As with idic(15), Angelman Syndrome is a 15q11-13 disorder. Approximately 63% of those diagnosed with AS have comorbid autism. Symptoms include developmental delays, intellectual disability, coordination and balance problems, seizures, language impairment, and microcephaly. One thing which characterizes many of those with AS are their happy smiling demeanors.
As mentioned earlier, AS is caused by loss-of-function of the Ubiquitin-protein ligase E3A (UBE3A) gene. Most cases are due to large regional deletions which include the gene, but a smaller percentage occurs because of a mutation within the gene which impairs its expression or functionality.
UBE3A acts as a ligase for ubiquitin, which means that it helps attach ubiquitin to various molecules. Ubiquitin performs as a multifunctional tag, with its best-known role as a marker for protein degradation or destruction. So whenever a protein is marked with the appropriate amount of ubiquitin, the cell knows to destroy that protein. This is part of the disposal-waste system of the cell in which it can get rid of old or misfolded proteins. If such proteins are not “ubiquitinated,” they can build up and cause problems for the cell. In people with AS, since most of the cells of their body can rely on the father’s functioning copy of UBE3A, primarily the brain which relies on the mother’s missing or mutated copy shows signs of the condition.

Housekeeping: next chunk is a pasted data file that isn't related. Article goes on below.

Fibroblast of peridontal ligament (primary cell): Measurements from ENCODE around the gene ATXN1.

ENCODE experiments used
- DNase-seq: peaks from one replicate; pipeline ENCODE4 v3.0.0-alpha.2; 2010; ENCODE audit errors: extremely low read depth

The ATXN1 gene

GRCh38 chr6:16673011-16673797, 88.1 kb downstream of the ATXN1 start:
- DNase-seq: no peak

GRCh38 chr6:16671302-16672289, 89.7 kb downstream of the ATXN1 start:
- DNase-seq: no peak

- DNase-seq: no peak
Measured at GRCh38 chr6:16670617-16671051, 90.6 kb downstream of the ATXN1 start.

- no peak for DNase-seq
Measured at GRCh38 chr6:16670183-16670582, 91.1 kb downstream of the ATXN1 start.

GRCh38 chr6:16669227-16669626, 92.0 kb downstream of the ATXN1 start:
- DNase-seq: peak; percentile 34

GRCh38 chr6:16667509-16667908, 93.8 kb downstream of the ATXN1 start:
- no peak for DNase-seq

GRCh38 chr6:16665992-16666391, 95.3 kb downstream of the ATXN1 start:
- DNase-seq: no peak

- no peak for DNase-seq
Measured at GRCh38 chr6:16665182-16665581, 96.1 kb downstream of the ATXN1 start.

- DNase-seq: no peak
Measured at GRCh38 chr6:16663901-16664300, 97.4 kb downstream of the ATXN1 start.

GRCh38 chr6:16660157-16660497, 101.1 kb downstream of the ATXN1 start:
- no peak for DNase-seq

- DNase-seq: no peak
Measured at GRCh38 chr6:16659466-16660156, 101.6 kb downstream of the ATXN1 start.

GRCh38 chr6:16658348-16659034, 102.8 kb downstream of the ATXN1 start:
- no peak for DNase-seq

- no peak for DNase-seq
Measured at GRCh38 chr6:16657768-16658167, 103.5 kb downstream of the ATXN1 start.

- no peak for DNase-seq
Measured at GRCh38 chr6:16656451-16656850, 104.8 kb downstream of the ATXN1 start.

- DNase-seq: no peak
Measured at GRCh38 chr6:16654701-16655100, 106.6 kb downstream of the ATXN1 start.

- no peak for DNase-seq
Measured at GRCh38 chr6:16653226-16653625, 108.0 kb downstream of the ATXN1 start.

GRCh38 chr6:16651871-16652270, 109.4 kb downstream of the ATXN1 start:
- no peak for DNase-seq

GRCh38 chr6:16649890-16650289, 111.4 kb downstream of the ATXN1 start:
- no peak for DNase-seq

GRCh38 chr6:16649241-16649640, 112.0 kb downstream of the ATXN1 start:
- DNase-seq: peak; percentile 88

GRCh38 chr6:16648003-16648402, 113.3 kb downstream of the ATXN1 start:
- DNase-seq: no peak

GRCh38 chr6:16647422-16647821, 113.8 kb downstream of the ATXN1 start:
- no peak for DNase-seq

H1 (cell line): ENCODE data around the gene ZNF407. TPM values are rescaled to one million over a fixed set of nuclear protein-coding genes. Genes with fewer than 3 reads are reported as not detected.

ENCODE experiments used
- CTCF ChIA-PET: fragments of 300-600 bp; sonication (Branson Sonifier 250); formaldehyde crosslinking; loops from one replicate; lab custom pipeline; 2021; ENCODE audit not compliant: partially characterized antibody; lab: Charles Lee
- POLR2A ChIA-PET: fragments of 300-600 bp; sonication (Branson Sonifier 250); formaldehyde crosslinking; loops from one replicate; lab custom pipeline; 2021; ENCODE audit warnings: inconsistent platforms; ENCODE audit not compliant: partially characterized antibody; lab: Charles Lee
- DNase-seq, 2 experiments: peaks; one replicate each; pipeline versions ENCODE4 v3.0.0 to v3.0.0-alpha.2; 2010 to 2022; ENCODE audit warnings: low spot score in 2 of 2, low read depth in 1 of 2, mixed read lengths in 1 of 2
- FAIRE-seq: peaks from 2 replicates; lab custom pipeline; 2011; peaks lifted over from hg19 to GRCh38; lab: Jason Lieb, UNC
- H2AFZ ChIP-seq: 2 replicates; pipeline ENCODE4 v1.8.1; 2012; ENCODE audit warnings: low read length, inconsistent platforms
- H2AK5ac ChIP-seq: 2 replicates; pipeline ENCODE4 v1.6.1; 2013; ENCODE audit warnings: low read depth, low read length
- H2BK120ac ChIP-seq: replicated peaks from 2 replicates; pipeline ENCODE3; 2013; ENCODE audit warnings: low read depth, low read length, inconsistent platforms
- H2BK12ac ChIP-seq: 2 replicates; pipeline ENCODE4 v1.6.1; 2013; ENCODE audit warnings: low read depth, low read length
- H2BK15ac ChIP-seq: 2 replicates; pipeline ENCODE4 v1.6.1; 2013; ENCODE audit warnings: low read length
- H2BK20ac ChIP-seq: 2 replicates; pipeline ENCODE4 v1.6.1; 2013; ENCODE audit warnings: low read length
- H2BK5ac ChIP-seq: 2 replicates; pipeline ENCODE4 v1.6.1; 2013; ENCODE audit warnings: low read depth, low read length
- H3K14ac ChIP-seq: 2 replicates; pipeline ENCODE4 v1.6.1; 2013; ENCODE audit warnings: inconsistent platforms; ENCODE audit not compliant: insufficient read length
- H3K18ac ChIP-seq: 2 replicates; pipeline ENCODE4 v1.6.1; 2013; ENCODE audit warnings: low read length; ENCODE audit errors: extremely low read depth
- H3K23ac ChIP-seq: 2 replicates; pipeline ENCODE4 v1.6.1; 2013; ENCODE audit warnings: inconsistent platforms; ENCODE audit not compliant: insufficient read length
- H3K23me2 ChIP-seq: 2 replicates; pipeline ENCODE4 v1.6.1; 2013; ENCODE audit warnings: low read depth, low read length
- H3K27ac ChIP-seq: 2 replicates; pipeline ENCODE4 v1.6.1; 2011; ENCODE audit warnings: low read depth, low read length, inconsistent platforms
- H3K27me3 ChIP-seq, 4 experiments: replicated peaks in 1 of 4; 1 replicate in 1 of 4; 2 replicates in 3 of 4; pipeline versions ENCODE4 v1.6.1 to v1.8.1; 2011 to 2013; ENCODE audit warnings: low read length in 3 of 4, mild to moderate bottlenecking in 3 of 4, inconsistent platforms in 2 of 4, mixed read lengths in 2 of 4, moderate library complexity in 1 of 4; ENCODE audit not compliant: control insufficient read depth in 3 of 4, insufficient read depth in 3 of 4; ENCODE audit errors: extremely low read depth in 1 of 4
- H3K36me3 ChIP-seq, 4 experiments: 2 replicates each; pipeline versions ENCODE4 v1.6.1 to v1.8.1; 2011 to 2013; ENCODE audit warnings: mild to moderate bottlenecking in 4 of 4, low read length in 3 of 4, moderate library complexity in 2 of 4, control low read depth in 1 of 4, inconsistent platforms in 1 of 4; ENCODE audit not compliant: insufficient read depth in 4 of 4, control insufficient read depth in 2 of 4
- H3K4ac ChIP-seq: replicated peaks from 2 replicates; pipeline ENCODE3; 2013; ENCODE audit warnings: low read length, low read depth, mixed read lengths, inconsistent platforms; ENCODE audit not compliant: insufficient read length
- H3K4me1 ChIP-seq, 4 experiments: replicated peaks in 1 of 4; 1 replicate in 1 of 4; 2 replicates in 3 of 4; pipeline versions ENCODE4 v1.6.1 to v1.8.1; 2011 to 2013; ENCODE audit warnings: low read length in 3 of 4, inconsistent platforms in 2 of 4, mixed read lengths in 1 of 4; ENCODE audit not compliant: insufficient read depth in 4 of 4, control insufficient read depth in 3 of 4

Colin Farrell with his son, who has Angelman’s and a form of cerebral palsy.
This syndrome, as with idic(15) and Angelman’s, is associated with the 11q-13 region of chromosome 15. And like AS it is usually caused by a deletion of genetic material from the region. Unlike AS, however, this condition is usually paternally inherited for a similar reason that AS is maternally inherited: the genes which cause Prader-Willi (PWS) inherited by the father are usually the one’s expressed, while the mother’s are epigenetically silenced. If the genes inherited from the father are missing or malfunctional, PWS occurs.